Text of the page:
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Old 08-31-2011, 03:17 PM   #21
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I say we simply encourage our youth to exercise their right to ride motorcycles without helmets, and then harvest their rich, delicious healthy organs for our benefit.

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Old 08-31-2011, 03:48 PM   #22
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I say we simply encourage our youth to exercise their right to ride motorcycles without helmets, and then harvest their rich, delicious healthy organs for our benefit.
That reminded me of Larry Niven, for some reason, and I looked at his Wikipedia entry, mainly to see if he was still alive. I happened there upon this interesting suggestion of his "that hospitals stem financial losses by spreading rumors in Spanish within the Latino community that emergency rooms are killing patients in order to harvest their organs for transplants, in order to reduce illegal immigrants' use of emergency rooms."
Larry Niven - Wikipedia, the free encyclopedia
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Old 08-31-2011, 03:51 PM   #23
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I would be retired today if I had health coverage, however I am lucky enough to work for a company that offers retiree health insurance.

My plans are to stay until after my 55th birthday next September to have health coverage for myself and DH.
This is exactly what I did, held on until age 55. I'm so glad I did, having a good HI plan is a big weight off my mind.
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Old 09-05-2011, 09:42 AM   #24
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Wouldn't the "Obamacare" (IF it stays in place) give basically the same result that Trawler is seeking? (I don't mean the name to be a criticism; I am a supporter and think it should have gone further, to national health care.)
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Old 09-05-2011, 10:54 AM   #25
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This is exactly what I did, held on until age 55. I'm so glad I did, having a good HI plan is a big weight off my mind.
I thought many employers have been cancelling this kind of arrangement, even after you've retired. It's only a promise, not a guaranteed benefit. Not sure I would count on it, but it would have been nice. DW needed 1/2 year more service to qualify (without a subsidy) for her employer's health plan after retirement when her employer decided to stop doing that.

I'm hoping ObamaCare survives and DW will keep working until 2014...
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Old 09-05-2011, 10:59 AM   #26
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I thought many employers have been cancelling this kind of arrangement, even after you've retired. It's only a promise, not a guaranteed benefit. Not sure I would count on it, but it would have been nice. DW needed 1/2 year more service to qualify (without a subsidy) for her employer's health plan after retirement when her employer decided to stop doing that.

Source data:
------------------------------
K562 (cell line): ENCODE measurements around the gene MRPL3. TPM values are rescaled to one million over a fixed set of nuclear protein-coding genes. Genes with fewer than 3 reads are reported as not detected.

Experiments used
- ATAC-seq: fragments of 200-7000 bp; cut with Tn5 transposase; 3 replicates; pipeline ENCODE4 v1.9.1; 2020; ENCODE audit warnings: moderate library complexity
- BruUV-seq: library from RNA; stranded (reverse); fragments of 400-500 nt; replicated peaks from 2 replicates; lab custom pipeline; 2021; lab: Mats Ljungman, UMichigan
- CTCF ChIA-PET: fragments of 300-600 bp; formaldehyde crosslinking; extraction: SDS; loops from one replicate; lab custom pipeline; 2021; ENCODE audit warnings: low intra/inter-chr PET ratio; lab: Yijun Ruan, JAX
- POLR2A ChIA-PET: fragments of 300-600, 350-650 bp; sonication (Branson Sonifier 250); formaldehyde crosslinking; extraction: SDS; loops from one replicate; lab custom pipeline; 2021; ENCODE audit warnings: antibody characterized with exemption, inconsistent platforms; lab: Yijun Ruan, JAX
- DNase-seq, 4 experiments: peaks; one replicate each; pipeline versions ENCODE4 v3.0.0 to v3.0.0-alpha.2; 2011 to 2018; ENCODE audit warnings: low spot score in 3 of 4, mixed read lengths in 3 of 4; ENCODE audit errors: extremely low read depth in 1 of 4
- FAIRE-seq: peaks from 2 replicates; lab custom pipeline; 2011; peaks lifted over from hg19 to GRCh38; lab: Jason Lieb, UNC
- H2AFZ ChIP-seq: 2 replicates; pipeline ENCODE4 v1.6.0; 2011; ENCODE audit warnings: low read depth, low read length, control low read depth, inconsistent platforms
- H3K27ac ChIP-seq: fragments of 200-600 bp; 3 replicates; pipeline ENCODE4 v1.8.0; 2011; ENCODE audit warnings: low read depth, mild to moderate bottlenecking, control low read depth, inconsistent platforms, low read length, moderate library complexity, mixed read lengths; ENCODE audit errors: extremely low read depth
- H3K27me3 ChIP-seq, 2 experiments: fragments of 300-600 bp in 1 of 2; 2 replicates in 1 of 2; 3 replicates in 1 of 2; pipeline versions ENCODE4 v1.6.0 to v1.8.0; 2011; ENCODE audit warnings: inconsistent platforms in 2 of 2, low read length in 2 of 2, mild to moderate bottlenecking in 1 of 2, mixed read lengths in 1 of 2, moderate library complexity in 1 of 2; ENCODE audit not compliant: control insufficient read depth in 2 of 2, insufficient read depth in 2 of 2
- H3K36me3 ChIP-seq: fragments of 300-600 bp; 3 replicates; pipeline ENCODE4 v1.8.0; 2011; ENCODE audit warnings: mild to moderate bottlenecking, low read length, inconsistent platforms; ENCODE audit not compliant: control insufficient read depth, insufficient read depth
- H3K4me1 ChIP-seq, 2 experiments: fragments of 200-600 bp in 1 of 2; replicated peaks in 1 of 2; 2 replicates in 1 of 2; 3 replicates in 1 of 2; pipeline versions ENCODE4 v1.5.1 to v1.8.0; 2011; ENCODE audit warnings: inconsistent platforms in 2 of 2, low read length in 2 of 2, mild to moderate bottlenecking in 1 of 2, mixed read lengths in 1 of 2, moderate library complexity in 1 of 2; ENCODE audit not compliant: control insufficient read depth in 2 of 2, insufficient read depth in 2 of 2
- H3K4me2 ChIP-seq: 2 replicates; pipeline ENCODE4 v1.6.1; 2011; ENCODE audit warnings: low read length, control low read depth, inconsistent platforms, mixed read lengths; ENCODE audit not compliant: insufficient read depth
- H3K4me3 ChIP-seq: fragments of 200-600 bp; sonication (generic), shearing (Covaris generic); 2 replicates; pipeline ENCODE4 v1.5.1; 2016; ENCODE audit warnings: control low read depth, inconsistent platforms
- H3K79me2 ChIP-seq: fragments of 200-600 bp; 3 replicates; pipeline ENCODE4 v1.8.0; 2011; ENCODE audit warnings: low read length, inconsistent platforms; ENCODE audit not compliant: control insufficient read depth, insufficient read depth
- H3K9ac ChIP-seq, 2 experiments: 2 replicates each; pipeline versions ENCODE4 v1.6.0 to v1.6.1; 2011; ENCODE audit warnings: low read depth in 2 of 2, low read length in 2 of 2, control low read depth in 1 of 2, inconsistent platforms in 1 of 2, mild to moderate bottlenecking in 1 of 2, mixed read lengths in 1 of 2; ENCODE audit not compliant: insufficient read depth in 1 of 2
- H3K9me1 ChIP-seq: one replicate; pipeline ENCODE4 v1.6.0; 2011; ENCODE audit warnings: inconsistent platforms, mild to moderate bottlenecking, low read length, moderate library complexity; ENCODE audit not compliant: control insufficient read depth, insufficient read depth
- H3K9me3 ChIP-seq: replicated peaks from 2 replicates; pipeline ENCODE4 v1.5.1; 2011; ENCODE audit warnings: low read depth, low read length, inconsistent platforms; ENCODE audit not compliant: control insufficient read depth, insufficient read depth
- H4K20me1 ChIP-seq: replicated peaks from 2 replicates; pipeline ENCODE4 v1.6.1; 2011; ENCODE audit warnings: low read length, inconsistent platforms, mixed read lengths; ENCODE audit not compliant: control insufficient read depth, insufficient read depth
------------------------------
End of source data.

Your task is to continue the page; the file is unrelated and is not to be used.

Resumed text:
Yeah, my previous employer canned retiree health insurance for everyone under 50, and then froze the pension a few months later. It's no accident that this was when I started looking for a new job; my main reasons for sticking with my (then) current employer vanished.
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Old 09-05-2011, 11:04 AM   #27
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I thought many employers have been cancelling this kind of arrangement, even after you've retired. It's only a promise, not a guaranteed benefit. Not sure I would count on it, but it would have been nice. DW needed 1/2 year more service to qualify (without a subsidy) for her employer's health plan after retirement when her employer decided to stop doing that.

I'm hoping ObamaCare survives and DW will keep working until 2014...
Many employers have been cancelling retiree HI, and mine may also follow suit but so far so good. Before RE'ing I had $15k/year in the projected budget for health care. Until the company changes its policy we'll continue to live high on the hog.
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Old 09-09-2011, 03:45 PM   #28
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Many employers have been cancelling retiree HI, and mine may also follow suit but so far so good. Before RE'ing I had $15k/year in the projected budget for health care. Until the company changes its policy we'll continue to live high on the hog.
So far so good with my company. Working in the Corporate office I know that my company has no intention of eliminating the retiree health care anytime soon. If in the future they did decide to eliminate the health care, anyone already working would be grandfathered in.
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Old 09-09-2011, 04:00 PM   #29
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So far so good with my company. Working in the Corporate office I know that my company has no intention of eliminating the retiree health care anytime soon. If in the future they did decide to eliminate the health care, anyone already working would be grandfathered in.
That's good to hear. I hope my company is of the same mind.